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31c0n Cyber Security Conference

In February 2017, Aura Information Security will host the first ever 31c0n cyber security conference. The event will see some of the world’s most respected cyber security researchers and speakers gather right here in New Zealand for a period of 48 hours. For more information, or to buy tickets, click here. To keep up-to-date follow @31c0n on Twitter.

With information security topping the ‘key concern’ list for many businesses, the introduction of a new cyber security conference is giving local organisations an ideal opportunity to take charge of their data assets.

Hosted by Kordia’s Aura Information Security, 31c0n takes place in Auckland over two days in February 2017. The conference features the participation of some the world’s most respected security researchers and speakers; and is targeted at those who work or have an interest in cyber security.

Over the course of two days, attendees will hear from industry experts, mix with like-minded people and evolve their understanding of the cyber security landscape.

Aura Information Security general manager, Peter Bailey, points out the transversal relevance of information security today: “Regardless of what business you are in, information technology is depended upon for efficient operations every day. Along with that dependence is the risk of information breaches which can present a range of problems, from interruptions to business, to reputational damage and financial losses. That makes cyber security an issue for every business and every board of directors.”

Peter Gutmann, Computer Scientist at the University of Auckland, will deliver the keynote while other speakers confirmed to date for the inaugural 31c0n event include Bryan K. Fite (UK), Rodrigo Branco (Brazil) and Craig Smith (USA). More speakers will be announced in December and January.

Peter Gutmann has a Ph.D. in computer science from the University of Auckland. His Ph.D. thesis and a book based on the thesis were about a cryptographic security architecture. He is interested in computer security issues, including security architecture, security usability (or more precisely the
lack thereof), and hardware security, he has discovered assorted flaws in publicly released cryptosystems and protocols.

From the United Kingdom, Bryan K. Fite is a security practitioner, entrepreneur and Chief Information Security Officer at BT who has spent over 25 years in mission-critical environments. “The challenges facing organisations today require a business reasonable approach to managing risk, trust and limited resources, while protecting what matters,” he says. Bryan’s speaking topic is ‘Planes, Trains and Automobiles: The Internet of Deadly Things’.

From the USA, Craig Smith is Research Director of Transportation Security at Rapid7. He has developed open source utilities to teach CANbus to students, and security penetration tools to uncover vulnerabilities in vehicle and diagnostic systems. His presentation, provocatively titled ‘You Don't Own It If You Can't Hack It’ examines the role security has played in the automotive industry and how hacking has pushed this traditionally closed industry into being more open and able to take feedback. Craig is the author of ‘The Car Hacker’s Handbook: A Guide for the Penetration Tester’.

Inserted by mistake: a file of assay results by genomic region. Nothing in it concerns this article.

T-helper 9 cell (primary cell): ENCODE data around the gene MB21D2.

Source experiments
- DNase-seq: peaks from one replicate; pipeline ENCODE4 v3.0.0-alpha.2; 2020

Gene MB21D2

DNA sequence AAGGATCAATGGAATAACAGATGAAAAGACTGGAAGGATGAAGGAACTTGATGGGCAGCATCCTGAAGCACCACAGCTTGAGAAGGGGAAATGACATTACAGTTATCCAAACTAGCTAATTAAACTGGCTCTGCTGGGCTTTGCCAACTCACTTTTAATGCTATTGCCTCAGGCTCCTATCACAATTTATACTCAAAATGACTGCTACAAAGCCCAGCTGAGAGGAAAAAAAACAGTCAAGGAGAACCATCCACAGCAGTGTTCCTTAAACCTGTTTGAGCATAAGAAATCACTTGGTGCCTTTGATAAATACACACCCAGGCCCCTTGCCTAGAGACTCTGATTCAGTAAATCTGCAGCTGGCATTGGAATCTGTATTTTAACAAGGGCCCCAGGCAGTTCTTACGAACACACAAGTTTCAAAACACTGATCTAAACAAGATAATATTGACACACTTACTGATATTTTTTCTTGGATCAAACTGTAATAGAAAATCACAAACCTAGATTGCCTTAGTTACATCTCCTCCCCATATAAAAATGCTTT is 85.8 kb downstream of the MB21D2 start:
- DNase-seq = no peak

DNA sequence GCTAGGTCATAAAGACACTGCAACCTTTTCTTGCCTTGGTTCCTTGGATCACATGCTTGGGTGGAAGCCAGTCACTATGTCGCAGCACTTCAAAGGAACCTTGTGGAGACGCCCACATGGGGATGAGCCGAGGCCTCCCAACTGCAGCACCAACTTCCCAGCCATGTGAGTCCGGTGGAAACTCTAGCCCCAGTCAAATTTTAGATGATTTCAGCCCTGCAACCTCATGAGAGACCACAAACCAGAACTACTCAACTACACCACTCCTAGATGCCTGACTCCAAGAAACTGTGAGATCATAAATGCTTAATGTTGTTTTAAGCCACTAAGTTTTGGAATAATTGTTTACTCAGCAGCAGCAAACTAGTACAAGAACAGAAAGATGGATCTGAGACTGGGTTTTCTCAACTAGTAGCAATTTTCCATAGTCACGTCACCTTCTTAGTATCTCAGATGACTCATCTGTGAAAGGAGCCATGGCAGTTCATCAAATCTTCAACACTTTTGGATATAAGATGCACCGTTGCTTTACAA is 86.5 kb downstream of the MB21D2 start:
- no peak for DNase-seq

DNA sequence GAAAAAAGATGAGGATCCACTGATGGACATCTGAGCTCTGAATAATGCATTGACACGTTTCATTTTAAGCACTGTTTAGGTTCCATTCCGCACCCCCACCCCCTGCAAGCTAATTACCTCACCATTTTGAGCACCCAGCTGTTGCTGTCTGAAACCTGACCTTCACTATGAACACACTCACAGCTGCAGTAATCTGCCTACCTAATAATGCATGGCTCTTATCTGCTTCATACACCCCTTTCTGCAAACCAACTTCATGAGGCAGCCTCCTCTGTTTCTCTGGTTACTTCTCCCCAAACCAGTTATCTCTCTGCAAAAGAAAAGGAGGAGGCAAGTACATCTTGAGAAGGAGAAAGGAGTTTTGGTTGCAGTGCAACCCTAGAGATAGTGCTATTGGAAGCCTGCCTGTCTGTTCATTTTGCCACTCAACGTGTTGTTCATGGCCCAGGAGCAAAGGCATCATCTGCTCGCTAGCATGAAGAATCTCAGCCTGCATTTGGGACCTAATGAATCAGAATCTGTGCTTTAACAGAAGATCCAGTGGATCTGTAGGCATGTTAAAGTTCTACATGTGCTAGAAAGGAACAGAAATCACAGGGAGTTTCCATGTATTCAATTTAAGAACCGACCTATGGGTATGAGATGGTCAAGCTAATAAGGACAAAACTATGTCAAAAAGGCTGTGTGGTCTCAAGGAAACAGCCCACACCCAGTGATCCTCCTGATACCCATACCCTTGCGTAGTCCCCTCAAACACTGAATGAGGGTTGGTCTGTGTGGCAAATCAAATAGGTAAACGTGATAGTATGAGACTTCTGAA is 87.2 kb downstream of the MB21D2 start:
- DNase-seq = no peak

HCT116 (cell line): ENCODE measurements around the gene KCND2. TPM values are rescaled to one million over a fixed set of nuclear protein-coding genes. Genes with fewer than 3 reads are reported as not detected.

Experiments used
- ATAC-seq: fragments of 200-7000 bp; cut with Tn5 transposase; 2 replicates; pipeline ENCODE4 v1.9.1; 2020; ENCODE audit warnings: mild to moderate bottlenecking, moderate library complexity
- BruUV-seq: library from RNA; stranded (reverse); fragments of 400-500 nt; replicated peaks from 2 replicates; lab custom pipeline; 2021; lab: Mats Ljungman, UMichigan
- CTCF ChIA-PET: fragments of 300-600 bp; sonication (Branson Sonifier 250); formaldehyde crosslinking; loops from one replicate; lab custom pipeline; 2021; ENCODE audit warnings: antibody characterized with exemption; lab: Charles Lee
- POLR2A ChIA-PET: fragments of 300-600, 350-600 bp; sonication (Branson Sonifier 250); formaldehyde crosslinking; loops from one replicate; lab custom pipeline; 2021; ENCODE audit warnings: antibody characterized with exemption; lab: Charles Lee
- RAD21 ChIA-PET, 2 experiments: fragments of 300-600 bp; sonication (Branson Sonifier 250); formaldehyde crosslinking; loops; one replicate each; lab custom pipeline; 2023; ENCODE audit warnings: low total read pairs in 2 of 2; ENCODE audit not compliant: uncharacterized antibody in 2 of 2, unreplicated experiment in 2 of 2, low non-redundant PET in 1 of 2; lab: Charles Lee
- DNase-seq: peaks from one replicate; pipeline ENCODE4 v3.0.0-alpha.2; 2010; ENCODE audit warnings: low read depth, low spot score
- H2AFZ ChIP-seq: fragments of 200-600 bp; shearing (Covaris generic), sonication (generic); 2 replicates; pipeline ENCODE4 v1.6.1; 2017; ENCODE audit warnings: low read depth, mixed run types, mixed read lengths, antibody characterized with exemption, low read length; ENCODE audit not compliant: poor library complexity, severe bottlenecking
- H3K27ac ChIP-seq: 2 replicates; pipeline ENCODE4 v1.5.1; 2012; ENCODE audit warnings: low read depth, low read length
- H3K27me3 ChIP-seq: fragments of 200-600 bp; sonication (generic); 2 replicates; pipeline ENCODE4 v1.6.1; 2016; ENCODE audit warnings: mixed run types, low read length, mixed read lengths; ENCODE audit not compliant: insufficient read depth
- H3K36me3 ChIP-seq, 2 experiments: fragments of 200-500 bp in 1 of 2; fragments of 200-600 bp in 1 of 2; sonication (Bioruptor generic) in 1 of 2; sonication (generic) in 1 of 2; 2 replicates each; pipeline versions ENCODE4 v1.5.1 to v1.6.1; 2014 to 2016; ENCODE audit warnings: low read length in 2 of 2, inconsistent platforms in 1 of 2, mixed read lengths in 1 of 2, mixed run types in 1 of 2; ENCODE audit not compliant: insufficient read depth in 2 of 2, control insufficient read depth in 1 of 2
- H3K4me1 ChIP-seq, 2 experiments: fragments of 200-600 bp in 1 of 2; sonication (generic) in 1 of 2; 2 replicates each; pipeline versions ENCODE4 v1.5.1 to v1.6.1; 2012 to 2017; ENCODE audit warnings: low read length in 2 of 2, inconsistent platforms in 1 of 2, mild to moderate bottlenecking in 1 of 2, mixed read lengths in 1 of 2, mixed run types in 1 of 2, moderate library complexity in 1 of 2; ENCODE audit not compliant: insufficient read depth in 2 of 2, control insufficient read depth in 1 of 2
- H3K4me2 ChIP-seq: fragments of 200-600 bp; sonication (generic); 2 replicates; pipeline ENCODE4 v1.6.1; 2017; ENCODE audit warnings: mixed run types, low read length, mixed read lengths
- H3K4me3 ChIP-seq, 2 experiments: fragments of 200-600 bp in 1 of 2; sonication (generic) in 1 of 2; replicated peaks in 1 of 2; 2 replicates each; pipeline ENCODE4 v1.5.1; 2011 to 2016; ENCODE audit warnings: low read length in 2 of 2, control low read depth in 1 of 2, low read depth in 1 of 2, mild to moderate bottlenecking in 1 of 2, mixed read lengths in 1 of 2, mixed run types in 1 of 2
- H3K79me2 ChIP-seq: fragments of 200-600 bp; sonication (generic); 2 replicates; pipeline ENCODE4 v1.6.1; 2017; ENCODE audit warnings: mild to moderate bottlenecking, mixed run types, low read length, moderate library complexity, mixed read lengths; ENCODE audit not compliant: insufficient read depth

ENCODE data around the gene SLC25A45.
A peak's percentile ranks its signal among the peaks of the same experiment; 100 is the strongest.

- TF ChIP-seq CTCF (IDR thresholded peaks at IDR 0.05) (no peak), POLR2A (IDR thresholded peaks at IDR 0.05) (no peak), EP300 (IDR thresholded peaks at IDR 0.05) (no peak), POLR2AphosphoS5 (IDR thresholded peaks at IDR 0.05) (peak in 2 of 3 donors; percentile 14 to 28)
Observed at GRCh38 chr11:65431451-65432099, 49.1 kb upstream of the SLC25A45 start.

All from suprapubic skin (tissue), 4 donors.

Originally from Brazil but now based in Oregon, USA, Rodrigo Branco (@bsdaemon) works as Principal Security Researcher at Intel Corporation in the Security Center of Excellence where he leads the Core Client, BIOS and IoT SoC Teams. He has previously held positions as Director of Vulnerability & Malware Research at Qualys and as Chief Security Research at Check Point where he founded the Vulnerability Discovery Team (VDT) and released dozens of vulnerabilities in many important software. Branco’s presentation, ‘Blinded Random Block Corruption Attacks’, examines the issue of privacy protection in virtualised cloud environments.

Bailey says the conference has as its core focus ‘Critical Infrastructure Security’, but through a diverse agenda and multiple sessions planned over the two days, will cover a broad range of cyber security challenges; he adds that a call for papers is out for interested contributors to participate.
“We’re expecting to have discussions across vehicle security, vulnerability and exploitation research, fuzzing, defensive techniques, offensive security, cryptography and cryptanalysis and more.

Information security is a fascinating and fast-moving environment in which there is always something new to learn – and 31c0n is an excellent opportunity to stay up to speed.”

Hosted at Auckland’s Viaduct Events Centre, the event has just 200 tickets available at $750 + GST for the two-day conference. For more information, or to buy tickets, click here. To keep up-to-date follow @31c0n on Twitter.